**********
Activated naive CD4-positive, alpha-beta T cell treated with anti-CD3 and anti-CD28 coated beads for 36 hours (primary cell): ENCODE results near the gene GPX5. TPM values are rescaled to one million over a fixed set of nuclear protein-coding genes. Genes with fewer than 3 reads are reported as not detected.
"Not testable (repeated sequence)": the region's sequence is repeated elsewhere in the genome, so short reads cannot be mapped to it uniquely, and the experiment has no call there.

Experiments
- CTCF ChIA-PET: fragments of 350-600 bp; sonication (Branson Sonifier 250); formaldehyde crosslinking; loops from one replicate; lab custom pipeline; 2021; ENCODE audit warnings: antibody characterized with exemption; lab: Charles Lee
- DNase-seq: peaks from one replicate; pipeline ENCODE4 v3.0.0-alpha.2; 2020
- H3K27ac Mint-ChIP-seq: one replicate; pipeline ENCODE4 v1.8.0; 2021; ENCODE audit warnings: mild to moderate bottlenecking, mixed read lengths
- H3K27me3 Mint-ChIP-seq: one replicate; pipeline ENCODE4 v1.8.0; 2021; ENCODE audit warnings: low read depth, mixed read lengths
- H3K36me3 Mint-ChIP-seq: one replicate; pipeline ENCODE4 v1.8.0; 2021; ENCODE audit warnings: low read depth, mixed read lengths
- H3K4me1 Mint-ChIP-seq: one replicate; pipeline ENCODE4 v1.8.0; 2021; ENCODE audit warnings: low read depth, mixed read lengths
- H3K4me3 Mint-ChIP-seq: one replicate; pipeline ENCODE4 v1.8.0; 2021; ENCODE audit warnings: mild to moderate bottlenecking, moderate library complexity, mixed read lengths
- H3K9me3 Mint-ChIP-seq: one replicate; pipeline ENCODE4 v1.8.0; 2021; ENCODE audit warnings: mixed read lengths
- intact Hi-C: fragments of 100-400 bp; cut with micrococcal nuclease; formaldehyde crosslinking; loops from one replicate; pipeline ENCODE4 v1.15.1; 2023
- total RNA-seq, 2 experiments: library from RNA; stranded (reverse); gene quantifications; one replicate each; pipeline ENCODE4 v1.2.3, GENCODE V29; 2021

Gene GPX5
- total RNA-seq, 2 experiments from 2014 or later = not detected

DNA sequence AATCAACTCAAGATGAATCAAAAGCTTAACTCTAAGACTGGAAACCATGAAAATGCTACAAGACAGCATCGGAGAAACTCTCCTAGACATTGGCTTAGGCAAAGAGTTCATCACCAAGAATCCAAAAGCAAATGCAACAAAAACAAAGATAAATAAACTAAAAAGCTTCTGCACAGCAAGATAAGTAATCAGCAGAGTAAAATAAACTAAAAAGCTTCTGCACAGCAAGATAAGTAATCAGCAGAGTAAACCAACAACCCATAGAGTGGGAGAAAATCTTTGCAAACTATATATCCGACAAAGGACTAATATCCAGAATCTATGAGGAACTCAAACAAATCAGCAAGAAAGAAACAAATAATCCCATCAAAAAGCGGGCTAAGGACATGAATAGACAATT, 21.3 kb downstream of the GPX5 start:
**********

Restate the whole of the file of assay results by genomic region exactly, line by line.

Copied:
Activated naive CD4-positive, alpha-beta T cell treated with anti-CD3 and anti-CD28 coated beads for 36 hours (primary cell): ENCODE results near the gene GPX5. TPM values are rescaled to one million over a fixed set of nuclear protein-coding genes. Genes with fewer than 3 reads are reported as not detected.
"Not testable (repeated sequence)": the region's sequence is repeated elsewhere in the genome, so short reads cannot be mapped to it uniquely, and the experiment has no call there.

Experiments
- CTCF ChIA-PET: fragments of 350-600 bp; sonication (Branson Sonifier 250); formaldehyde crosslinking; loops from one replicate; lab custom pipeline; 2021; ENCODE audit warnings: antibody characterized with exemption; lab: Charles Lee
- DNase-seq: peaks from one replicate; pipeline ENCODE4 v3.0.0-alpha.2; 2020
- H3K27ac Mint-ChIP-seq: one replicate; pipeline ENCODE4 v1.8.0; 2021; ENCODE audit warnings: mild to moderate bottlenecking, mixed read lengths
- H3K27me3 Mint-ChIP-seq: one replicate; pipeline ENCODE4 v1.8.0; 2021; ENCODE audit warnings: low read depth, mixed read lengths
- H3K36me3 Mint-ChIP-seq: one replicate; pipeline ENCODE4 v1.8.0; 2021; ENCODE audit warnings: low read depth, mixed read lengths
- H3K4me1 Mint-ChIP-seq: one replicate; pipeline ENCODE4 v1.8.0; 2021; ENCODE audit warnings: low read depth, mixed read lengths
- H3K4me3 Mint-ChIP-seq: one replicate; pipeline ENCODE4 v1.8.0; 2021; ENCODE audit warnings: mild to moderate bottlenecking, moderate library complexity, mixed read lengths
- H3K9me3 Mint-ChIP-seq: one replicate; pipeline ENCODE4 v1.8.0; 2021; ENCODE audit warnings: mixed read lengths
- intact Hi-C: fragments of 100-400 bp; cut with micrococcal nuclease; formaldehyde crosslinking; loops from one replicate; pipeline ENCODE4 v1.15.1; 2023
- total RNA-seq, 2 experiments: library from RNA; stranded (reverse); gene quantifications; one replicate each; pipeline ENCODE4 v1.2.3, GENCODE V29; 2021

Gene GPX5
- total RNA-seq, 2 experiments from 2014 or later = not detected

DNA sequence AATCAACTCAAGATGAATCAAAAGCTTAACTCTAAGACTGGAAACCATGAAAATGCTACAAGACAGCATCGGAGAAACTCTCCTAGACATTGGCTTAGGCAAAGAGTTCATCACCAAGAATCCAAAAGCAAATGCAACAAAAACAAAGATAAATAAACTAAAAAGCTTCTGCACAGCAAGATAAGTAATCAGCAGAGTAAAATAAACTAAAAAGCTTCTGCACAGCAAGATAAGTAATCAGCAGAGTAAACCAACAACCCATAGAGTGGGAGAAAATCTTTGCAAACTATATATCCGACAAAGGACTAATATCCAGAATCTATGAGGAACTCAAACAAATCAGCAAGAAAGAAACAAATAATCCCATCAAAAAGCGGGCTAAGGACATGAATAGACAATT, 21.3 kb downstream of the GPX5 start: